It said too that he was never appointed Chief Justice of Grenada in 1987, or at all, as was stated on his curriculum vitae (CV).
It contended that Patterson is not qualified to be appointed as he cannot be considered to have the requisite integrity on the grounds that he was not the Chief Justice of Grenada as stated on his CV; and that he cannot be or appear to be politically impartial and independent in the discharge of the functions of his office.
The application also stated that the president has no power to make a unilateral appointment once a list of six names is submitted to him, while noting that he also failed to give reasons for naming the 18 nominees unacceptable. “By making a unilateral appointment of a Chairman of Gecom, the President has destroyed a vital and delicate balance which the framers of the Carter Formula, which was codified in Article 161(2) of the Constitution, intended, that is, that Gecom shall consist of three (3) Commissioners representing the Government and three (3) Commissioners representing the Opposition, pre-sided over by a Chairman produced through a consensual process involving the Leader of the Opposition and the President. In all the circumstances, the exercise of the President’s discretion and the decision which has resulted therefrom is unreasonable, arbitrary, capricious, procedurally improper, unconstitutional, influenced by improper motives and made in bad faith,” it said.
But according to the affidavit sworn to by Kyte on Williams’ behalf, Patterson is a fit and proper person to be appointed within the parameters of Article 161(2) of the Constitution.
The affidavit, which was released to the media by the AG’s Chambers yesterday, contends that Mustapha’s submission is erroneous in point of law and it is inconsistent with the provisions in the proviso to Article 161 (2) of the Constitution, which in effect provides that where the Opposition Leader fails to provide a list of persons that are not unacceptable to the president, the president can proceed to independently appoint a Gecom chairperson.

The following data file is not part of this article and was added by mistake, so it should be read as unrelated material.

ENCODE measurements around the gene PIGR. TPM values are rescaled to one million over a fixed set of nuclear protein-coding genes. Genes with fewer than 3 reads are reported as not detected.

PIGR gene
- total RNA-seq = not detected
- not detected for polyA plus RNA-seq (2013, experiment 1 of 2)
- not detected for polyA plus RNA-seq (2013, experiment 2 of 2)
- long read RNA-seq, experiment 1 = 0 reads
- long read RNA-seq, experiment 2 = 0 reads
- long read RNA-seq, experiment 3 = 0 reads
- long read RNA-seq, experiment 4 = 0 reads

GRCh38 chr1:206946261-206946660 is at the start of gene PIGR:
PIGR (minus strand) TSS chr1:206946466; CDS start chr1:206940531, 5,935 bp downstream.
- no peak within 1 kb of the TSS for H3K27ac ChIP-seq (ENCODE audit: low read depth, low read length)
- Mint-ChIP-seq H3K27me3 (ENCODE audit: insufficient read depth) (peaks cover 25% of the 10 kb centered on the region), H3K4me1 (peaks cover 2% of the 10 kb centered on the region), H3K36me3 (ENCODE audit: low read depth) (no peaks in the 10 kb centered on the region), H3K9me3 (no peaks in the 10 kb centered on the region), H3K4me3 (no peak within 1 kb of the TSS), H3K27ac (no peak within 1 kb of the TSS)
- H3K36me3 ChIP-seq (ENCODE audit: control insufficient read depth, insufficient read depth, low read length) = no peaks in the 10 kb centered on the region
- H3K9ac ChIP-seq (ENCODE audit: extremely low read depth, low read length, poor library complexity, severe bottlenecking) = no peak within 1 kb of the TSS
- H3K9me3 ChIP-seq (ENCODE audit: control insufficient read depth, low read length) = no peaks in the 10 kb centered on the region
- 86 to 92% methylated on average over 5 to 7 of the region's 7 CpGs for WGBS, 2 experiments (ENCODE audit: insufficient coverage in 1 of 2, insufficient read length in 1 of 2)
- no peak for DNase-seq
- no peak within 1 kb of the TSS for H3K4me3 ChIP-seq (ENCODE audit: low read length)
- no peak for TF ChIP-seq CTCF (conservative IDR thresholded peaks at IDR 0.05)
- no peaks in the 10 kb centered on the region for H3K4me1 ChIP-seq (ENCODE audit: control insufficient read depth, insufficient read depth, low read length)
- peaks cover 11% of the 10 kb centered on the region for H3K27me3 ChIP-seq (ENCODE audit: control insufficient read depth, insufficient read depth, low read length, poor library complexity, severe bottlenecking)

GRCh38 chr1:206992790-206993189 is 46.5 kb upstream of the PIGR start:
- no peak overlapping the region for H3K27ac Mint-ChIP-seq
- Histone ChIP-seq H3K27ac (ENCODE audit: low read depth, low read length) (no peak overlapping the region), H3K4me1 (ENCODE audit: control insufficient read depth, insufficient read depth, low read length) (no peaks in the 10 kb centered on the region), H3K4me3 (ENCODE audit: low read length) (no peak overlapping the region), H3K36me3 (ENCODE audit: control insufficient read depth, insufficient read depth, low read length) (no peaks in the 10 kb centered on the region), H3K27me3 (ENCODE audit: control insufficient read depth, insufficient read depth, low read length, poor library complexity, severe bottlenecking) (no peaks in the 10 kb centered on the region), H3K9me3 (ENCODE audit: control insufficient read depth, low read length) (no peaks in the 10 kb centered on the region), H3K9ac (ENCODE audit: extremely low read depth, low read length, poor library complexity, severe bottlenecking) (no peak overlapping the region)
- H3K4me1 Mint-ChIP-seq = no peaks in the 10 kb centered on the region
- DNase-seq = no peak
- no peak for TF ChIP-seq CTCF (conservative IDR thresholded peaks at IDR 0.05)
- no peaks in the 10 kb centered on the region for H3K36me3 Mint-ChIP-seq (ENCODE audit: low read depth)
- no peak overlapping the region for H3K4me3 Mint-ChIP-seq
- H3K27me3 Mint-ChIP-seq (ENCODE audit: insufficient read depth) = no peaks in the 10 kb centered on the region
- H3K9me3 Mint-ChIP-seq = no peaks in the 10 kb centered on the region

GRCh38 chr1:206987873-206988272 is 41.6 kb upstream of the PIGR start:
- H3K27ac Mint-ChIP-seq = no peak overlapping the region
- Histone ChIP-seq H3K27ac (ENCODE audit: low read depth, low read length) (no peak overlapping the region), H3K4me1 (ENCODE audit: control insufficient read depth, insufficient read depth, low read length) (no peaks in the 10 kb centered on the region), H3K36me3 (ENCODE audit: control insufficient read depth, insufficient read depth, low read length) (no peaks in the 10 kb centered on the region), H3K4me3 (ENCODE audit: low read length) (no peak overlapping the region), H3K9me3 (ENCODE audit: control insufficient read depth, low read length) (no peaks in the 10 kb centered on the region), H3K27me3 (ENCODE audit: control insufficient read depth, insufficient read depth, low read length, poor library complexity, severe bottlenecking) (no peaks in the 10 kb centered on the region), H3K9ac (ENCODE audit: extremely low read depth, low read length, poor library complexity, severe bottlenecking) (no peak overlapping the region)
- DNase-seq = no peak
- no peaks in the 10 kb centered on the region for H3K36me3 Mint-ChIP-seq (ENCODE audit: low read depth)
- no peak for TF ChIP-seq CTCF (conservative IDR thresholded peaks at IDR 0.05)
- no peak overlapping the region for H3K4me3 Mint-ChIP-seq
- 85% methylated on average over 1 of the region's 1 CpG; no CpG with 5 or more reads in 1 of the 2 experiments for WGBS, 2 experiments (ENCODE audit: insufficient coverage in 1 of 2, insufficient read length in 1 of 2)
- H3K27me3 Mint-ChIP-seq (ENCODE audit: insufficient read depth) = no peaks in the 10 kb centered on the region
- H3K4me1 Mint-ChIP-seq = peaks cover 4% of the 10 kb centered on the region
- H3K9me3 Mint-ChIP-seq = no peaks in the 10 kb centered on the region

“I contend further that the President having deemed the three lists unacceptable is not obliged by the Constitution or any law to select and appoint a person from the list of names submitted to him by the Leader of the Opposition,” she says, while adding that having found the list unacceptable, the proviso to Article 161(2) of the Constitution would apply and the president could proceed to “appoint a Judge or former Judge or a person who would qualify for appointment as a Judge in Guyana or the Commonwealth.
The AG’s affidavit also contends that there is no basis under the Constitution for the president to state reasons for deeming each of the six names on the list or the entire list to be unacceptable because he had already furnished Jagdeo with the criteria to qualify for Gecom chair.
In her ruling on the interpretation of Article 161(2), Chief Justice Roxane George had held that the president is required to give reasons for rejecting nominees so that he could properly move to apply the proviso.
Kyte also says that the submission of the list does not mean that the president is obliged to accept the list or persons named in it and if he is of the view that the list is deficient either in totality or in the names that have been included, he can exercise his discretion to deem the entire list unacceptable.
She notes that by way of a letter, dated October 19, 2017, the president informed Jagdeo that the third list was unacceptable after considering article 161(2) and the judgement of the Chief Justice. She further states that at a meeting on the very day, Granger informed Jagdeo that he would be resorting to the proviso.